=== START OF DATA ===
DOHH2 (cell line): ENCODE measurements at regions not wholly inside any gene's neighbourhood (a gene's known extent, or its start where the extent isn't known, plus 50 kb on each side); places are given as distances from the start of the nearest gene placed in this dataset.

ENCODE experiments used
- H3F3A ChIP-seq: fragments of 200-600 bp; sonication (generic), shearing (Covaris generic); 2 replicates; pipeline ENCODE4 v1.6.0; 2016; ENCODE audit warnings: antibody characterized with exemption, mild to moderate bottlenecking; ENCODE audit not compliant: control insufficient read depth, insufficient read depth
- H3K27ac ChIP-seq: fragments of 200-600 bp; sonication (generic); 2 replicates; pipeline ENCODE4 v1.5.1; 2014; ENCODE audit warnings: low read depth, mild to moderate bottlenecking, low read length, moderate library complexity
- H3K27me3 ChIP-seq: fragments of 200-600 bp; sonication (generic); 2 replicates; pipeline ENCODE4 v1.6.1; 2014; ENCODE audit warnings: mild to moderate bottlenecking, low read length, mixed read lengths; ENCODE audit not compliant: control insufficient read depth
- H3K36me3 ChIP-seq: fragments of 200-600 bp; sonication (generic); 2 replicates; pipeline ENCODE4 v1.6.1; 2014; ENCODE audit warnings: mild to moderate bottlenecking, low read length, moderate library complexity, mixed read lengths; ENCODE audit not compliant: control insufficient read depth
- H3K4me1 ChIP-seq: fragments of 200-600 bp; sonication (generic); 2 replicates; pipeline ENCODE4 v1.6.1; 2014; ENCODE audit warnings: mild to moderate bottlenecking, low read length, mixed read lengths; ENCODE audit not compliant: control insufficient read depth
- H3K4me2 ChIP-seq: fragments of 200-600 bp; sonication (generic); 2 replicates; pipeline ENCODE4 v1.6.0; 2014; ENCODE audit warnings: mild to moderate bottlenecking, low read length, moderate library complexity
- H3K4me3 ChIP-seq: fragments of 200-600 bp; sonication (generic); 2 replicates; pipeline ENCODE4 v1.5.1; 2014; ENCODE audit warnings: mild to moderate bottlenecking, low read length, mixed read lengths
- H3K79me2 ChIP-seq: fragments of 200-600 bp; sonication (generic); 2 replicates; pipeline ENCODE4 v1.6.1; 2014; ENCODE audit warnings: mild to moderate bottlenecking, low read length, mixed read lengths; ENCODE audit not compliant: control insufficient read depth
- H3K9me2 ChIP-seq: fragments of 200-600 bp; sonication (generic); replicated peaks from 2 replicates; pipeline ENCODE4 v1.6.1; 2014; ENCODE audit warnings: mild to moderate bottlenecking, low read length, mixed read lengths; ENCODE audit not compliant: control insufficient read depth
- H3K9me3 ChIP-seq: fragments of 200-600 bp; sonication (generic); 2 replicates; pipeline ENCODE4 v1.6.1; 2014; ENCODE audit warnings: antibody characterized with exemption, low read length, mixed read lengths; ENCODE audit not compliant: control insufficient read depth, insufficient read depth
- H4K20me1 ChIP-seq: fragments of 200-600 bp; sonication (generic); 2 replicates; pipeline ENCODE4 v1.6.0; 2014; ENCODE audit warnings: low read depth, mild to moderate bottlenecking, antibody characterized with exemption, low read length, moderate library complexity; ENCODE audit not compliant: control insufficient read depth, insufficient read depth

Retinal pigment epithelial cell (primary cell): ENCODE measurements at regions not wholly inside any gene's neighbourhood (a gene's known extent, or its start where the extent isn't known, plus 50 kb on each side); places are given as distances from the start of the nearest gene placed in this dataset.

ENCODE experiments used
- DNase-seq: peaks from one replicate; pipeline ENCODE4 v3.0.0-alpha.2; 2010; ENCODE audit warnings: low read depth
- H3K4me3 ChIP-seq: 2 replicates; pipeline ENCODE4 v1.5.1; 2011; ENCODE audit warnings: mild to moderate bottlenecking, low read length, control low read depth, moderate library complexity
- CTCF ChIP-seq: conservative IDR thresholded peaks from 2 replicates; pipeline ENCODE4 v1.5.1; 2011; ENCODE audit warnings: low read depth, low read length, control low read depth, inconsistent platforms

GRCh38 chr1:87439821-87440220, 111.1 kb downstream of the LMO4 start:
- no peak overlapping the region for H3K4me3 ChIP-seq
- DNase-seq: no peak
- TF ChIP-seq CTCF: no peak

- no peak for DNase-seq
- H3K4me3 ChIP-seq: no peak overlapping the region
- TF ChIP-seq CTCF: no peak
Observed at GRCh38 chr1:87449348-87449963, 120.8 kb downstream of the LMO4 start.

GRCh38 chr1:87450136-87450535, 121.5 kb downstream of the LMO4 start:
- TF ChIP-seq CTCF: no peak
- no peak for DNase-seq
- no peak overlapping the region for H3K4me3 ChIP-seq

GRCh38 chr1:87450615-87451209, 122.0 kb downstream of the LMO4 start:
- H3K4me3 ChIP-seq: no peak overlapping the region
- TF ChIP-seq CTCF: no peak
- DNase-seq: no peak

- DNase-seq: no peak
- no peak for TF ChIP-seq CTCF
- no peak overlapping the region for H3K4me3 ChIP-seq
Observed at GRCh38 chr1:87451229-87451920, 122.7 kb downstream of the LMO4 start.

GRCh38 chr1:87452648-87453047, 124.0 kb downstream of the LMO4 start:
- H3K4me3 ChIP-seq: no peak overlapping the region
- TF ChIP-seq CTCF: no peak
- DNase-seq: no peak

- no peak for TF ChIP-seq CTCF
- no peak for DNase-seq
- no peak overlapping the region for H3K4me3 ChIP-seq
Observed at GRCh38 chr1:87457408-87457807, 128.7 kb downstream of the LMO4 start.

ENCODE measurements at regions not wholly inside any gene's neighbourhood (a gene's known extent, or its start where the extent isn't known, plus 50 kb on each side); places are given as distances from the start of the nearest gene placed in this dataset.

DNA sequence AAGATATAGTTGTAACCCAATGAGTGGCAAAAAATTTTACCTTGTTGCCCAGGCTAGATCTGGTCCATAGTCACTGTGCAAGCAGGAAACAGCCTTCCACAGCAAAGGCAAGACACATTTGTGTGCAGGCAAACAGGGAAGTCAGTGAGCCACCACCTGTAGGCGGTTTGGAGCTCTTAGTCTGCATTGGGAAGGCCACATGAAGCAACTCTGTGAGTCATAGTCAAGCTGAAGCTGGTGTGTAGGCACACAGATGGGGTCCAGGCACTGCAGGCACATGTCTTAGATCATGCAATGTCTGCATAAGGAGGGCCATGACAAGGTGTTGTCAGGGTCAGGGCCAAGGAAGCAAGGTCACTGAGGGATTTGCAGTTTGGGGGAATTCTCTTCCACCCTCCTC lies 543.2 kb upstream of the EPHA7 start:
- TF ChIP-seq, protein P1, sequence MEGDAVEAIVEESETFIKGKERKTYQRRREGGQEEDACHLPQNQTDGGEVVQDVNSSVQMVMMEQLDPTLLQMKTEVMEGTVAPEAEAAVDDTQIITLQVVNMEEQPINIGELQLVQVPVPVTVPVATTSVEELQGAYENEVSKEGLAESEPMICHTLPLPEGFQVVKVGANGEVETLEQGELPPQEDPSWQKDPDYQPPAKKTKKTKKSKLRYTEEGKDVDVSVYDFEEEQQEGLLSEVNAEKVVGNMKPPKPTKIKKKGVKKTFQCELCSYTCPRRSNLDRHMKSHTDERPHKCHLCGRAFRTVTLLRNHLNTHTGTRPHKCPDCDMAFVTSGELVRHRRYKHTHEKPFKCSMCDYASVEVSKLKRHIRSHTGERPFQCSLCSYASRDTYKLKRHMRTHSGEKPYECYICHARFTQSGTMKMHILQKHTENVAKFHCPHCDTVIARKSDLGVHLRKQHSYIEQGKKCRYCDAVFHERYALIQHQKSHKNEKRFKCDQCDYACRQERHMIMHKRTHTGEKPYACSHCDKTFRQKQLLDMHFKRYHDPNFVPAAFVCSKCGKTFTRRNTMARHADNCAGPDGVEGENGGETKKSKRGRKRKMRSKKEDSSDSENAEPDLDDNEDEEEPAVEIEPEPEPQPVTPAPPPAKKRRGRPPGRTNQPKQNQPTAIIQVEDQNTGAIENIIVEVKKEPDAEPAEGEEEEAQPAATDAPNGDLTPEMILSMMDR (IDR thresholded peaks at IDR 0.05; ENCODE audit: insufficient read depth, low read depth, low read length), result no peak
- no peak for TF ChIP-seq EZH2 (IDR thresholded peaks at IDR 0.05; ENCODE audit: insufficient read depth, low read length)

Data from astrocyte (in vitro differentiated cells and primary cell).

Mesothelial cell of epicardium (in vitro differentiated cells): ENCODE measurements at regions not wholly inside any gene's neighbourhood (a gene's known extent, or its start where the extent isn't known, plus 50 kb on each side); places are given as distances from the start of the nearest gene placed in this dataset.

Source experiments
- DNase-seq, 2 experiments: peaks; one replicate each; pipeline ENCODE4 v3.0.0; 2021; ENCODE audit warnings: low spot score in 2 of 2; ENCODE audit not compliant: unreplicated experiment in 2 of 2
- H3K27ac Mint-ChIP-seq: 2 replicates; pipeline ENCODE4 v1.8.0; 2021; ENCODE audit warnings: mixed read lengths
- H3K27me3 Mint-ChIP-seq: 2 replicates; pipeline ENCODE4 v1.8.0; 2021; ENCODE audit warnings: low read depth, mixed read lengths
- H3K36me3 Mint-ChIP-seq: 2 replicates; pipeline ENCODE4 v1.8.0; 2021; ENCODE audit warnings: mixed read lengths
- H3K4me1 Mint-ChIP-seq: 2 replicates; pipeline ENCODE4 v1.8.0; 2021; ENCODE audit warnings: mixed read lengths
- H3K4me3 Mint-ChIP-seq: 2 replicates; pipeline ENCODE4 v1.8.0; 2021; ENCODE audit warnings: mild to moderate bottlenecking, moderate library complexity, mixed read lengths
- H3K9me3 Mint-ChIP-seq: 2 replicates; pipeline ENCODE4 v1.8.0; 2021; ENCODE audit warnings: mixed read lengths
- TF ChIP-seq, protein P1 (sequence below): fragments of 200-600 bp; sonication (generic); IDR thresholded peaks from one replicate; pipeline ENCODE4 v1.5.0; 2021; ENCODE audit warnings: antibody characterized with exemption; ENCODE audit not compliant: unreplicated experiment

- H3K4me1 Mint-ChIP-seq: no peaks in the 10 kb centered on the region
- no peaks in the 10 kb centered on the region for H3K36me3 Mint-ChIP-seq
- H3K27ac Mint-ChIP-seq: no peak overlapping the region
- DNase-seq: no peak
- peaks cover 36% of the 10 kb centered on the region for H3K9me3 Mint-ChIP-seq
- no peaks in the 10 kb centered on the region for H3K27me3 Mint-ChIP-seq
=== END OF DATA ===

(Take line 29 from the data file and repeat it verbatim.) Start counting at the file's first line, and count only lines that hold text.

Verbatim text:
- no peak for DNase-seq